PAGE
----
A 52-year-old woman was admitted to
the hospital with progressive shortness
of breath of 2 days' duration. Bronchial
asthma had been diagnosed 6 months
earlier; inhaled corticosteroids, bronchodilators,
and leukotriene antagonists
were prescribed. Despite aggressive
treatment, the patient's dyspnea
and wheezing worsened.
The patient denied allergy, fever,
chills, rigors, hemoptysis, and chest
pain. She did not smoke cigarettes or
use alcohol. Three years earlier, she
had undergone surgery for colon cancer;
the patient has had no recurrences,
and there are no known metastases.
The patient was in obvious distress;
respiration rate was 26 breaths
per minute with the use of accessory
muscles. She was afebrile; pulse rate
was 88 beats per minute; blood pressure,
120/80 mm Hg. No clubbing or
cyanosis was noted. Heart sounds were
normal and without murmurs. Bilateral
wheezing, which was more prominent
on the right side, was heard on
auscultation. The abdominal and
neurologic examination findings were
White blood cell count was
11,200/μL with 72% neutrophils, 21%
lymphocytes, and 7% monocytes. Hemoglobin
level was 12.7 g/dL; hematocrit,
32%. The blood gases on room
air were pH, 7.44; PCO2, 30 mm Hg;
and PO2, 72 mm Hg. Forced vital
capacity (FVC), 96% of predicted;
forced expiratory volume in 1 second
(FEV1), 72% of predicted; and
FEV1:FVC ratio, 65. There was no
significant bronchodilator response.
The carbon monoxide-diffusing capacity
was 72% of predicted.
A chest film revealed hyperinflation
on the right side (Figure 1); infiltrate,
effusions, and lymphadenopathy were
absent. Because of the unilateral wheezing
and the failure of conventional antiasthma
medication, a bronchoscopy
was performed. The procedure demonstrated
a normal trachea and normal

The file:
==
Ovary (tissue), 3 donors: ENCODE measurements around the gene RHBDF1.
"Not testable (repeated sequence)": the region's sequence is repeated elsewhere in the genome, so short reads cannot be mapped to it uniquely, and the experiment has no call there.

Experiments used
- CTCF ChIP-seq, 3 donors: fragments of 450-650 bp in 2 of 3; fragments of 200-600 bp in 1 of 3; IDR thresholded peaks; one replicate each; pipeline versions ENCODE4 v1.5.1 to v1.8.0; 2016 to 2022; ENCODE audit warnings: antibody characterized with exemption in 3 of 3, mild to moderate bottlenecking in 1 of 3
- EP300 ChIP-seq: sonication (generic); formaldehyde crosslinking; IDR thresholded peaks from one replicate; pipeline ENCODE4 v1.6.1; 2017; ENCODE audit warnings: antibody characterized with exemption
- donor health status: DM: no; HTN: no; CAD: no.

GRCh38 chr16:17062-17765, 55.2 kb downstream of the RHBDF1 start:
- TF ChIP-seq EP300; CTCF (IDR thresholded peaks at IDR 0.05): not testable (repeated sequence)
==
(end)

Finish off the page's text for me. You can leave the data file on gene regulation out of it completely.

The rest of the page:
left main bronchus; however, an endobronchial
polypoidal lesion was found
on the right main stem bronchus (Figure
2). A brush biopsy of the lesion revealed
a poorly differentiated adenocar-
cinoma that was most likely a metastatic
lesion arising from the prior colon
Following resection of the tumor,
the patient's wheezing and dyspnea
Keep in mind that "all that
wheezes is not asthma."1 As in this
patient, endobronchial lesions that
cause airway obstruction may be misdiagnosed
as asthma. This case offers
clues and strategies to help you
differentiate between asthma and
other causes of wheezing.
Asthma. The differential diagnosis
of asthma is one of the most
difficult problems in clinical medicine.
Although traditionally asthma
conjures images of paroxysms of
wheezing, shortness of breath, and
cough, the disease's presentation
can be deceptive. Asthma may present
as uncontrolled cough or dyspnea
alone; most patients have
wheezing as well.
Wheezing is usually absent
when the asthmatic process is in remission.
It is occasionally absent in
severe attacks, presumably because
the patient is not able to generate sufficient
airflow velocity to produce
wheeze. Conversely, wheezing may
be a prominent manifestation of numerous
nonasthmatic conditions of
the lung (Table 1). These pseudoasthmatic
syndromes respond poorly
to standard antiasthma therapy;
however, specific therapy directed
at the underlying disease is often
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